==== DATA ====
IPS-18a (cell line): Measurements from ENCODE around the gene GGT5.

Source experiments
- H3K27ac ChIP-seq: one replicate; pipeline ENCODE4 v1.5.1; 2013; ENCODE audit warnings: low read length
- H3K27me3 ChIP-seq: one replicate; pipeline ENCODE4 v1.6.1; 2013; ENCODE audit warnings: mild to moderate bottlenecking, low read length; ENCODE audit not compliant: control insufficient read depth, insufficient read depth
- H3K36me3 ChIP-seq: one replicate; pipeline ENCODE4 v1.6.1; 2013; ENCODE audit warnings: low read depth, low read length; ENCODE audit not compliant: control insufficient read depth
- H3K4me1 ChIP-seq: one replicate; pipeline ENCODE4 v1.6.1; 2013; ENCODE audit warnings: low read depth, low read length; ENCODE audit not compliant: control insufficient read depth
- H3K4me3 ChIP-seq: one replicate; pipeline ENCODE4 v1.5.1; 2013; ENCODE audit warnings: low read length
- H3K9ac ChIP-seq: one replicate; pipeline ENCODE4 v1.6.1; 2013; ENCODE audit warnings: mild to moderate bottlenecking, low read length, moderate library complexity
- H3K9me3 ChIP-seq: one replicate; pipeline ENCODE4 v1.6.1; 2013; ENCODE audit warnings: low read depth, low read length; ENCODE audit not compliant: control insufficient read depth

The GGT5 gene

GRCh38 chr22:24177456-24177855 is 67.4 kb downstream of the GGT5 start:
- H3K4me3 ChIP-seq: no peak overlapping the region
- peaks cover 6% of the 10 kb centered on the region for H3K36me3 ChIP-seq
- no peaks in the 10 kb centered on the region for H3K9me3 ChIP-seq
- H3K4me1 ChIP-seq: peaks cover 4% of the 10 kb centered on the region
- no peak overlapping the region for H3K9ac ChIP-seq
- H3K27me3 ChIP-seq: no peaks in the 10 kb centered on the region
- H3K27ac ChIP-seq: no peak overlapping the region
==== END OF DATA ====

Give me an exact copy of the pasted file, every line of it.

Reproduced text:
IPS-18a (cell line): Measurements from ENCODE around the gene GGT5.

Source experiments
- H3K27ac ChIP-seq: one replicate; pipeline ENCODE4 v1.5.1; 2013; ENCODE audit warnings: low read length
- H3K27me3 ChIP-seq: one replicate; pipeline ENCODE4 v1.6.1; 2013; ENCODE audit warnings: mild to moderate bottlenecking, low read length; ENCODE audit not compliant: control insufficient read depth, insufficient read depth
- H3K36me3 ChIP-seq: one replicate; pipeline ENCODE4 v1.6.1; 2013; ENCODE audit warnings: low read depth, low read length; ENCODE audit not compliant: control insufficient read depth
- H3K4me1 ChIP-seq: one replicate; pipeline ENCODE4 v1.6.1; 2013; ENCODE audit warnings: low read depth, low read length; ENCODE audit not compliant: control insufficient read depth
- H3K4me3 ChIP-seq: one replicate; pipeline ENCODE4 v1.5.1; 2013; ENCODE audit warnings: low read length
- H3K9ac ChIP-seq: one replicate; pipeline ENCODE4 v1.6.1; 2013; ENCODE audit warnings: mild to moderate bottlenecking, low read length, moderate library complexity
- H3K9me3 ChIP-seq: one replicate; pipeline ENCODE4 v1.6.1; 2013; ENCODE audit warnings: low read depth, low read length; ENCODE audit not compliant: control insufficient read depth

The GGT5 gene

GRCh38 chr22:24177456-24177855 is 67.4 kb downstream of the GGT5 start:
- H3K4me3 ChIP-seq: no peak overlapping the region
- peaks cover 6% of the 10 kb centered on the region for H3K36me3 ChIP-seq
- no peaks in the 10 kb centered on the region for H3K9me3 ChIP-seq
- H3K4me1 ChIP-seq: peaks cover 4% of the 10 kb centered on the region
- no peak overlapping the region for H3K9ac ChIP-seq
- H3K27me3 ChIP-seq: no peaks in the 10 kb centered on the region
- H3K27ac ChIP-seq: no peak overlapping the region